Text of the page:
Negativity Bias In False Memory: Moderation By Neuroticism After A Delay

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Cognition And Emotion


The negativity bias is the tendency for individuals to give greater weight, and often exhibit more rapid and extreme responses, to negative than positive information. Using the Deese-Roediger-McDermott illusory memory paradigm, the current study sought to examine how the negativity bias might affect both correct recognition for negative and positive words and false recognition for associated critical lures, as well as how trait neuroticism might moderate these effects. In two experiments, participants studied lists of words composed of semantic associates of an unpresented word (the critical lure). Half of the lists were comprised of positive words and half were comprised of negative words. As expected, individuals remembered negative list words better than positive list words, consistent with a negativity bias in correct recognition. When tested immediately (Experiment 1), individuals also exhibited greater false memory for negative versus positive critical lures. When tested after a 24-hr delay (Experiment 2), individuals higher in neuroticism maintained greater false memory for negative versus positive critical lures, but those lower in neuroticism showed no difference in false memory between negative and positive critical lures. Possible mechanisms and implications for mental health disorders are discussed.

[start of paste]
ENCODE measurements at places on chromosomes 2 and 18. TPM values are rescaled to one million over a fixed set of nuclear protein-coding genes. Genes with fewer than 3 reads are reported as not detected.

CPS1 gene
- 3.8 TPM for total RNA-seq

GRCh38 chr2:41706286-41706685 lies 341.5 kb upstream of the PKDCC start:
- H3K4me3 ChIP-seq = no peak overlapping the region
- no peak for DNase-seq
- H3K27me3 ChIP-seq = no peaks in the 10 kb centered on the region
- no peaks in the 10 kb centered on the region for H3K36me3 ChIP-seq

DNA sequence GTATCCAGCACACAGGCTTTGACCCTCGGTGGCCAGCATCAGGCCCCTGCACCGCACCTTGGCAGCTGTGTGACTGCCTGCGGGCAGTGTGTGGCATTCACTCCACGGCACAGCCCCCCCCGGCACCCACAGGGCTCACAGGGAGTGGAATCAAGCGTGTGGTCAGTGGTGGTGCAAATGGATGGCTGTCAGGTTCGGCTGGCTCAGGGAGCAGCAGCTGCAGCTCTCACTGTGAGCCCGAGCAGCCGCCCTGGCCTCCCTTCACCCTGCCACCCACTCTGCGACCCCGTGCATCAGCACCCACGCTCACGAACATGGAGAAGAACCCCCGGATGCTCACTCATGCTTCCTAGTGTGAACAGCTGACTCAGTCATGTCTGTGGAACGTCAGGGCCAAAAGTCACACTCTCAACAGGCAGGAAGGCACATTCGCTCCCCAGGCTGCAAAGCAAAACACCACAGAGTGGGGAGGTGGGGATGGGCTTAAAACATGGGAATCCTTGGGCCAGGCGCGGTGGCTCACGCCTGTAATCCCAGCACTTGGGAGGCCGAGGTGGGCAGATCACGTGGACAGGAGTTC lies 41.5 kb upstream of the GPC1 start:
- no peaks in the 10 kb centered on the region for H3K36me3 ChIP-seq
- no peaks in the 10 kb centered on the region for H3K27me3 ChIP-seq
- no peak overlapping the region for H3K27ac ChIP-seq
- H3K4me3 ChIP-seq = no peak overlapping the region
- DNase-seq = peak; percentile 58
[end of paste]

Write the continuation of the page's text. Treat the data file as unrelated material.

Negativity bias, DRM, fuzzy trace theory, association-monitoring framework, neuroticism

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